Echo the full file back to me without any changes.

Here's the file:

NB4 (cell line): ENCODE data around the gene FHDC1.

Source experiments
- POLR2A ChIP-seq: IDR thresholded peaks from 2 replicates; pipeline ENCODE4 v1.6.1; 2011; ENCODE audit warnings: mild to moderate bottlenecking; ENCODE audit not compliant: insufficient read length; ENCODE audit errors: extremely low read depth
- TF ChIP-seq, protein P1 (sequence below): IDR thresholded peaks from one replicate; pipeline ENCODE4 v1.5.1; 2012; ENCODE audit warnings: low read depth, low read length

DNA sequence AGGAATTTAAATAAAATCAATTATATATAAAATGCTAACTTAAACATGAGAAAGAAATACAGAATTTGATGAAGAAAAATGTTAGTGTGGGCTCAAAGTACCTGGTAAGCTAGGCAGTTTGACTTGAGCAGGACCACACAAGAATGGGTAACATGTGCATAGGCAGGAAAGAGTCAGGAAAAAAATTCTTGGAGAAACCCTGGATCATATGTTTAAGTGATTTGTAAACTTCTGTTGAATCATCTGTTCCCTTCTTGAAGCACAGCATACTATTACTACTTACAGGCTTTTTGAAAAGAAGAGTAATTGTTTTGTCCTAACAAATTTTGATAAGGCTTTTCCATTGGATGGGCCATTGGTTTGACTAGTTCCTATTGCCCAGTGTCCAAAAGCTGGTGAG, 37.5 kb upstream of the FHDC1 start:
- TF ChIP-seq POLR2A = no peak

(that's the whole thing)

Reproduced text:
NB4 (cell line): ENCODE data around the gene FHDC1.

Source experiments
- POLR2A ChIP-seq: IDR thresholded peaks from 2 replicates; pipeline ENCODE4 v1.6.1; 2011; ENCODE audit warnings: mild to moderate bottlenecking; ENCODE audit not compliant: insufficient read length; ENCODE audit errors: extremely low read depth
- TF ChIP-seq, protein P1 (sequence below): IDR thresholded peaks from one replicate; pipeline ENCODE4 v1.5.1; 2012; ENCODE audit warnings: low read depth, low read length

DNA sequence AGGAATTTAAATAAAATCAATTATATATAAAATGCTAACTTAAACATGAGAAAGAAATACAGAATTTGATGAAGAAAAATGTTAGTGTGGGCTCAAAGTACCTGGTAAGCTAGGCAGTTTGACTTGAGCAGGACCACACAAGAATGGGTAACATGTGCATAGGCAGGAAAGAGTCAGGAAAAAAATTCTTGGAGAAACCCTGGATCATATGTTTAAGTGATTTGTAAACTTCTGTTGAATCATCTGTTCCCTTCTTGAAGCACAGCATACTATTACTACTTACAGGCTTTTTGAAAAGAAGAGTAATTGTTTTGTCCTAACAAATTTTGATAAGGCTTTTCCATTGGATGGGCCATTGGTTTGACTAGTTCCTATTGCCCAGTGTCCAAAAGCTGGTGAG, 37.5 kb upstream of the FHDC1 start:
- TF ChIP-seq POLR2A = no peak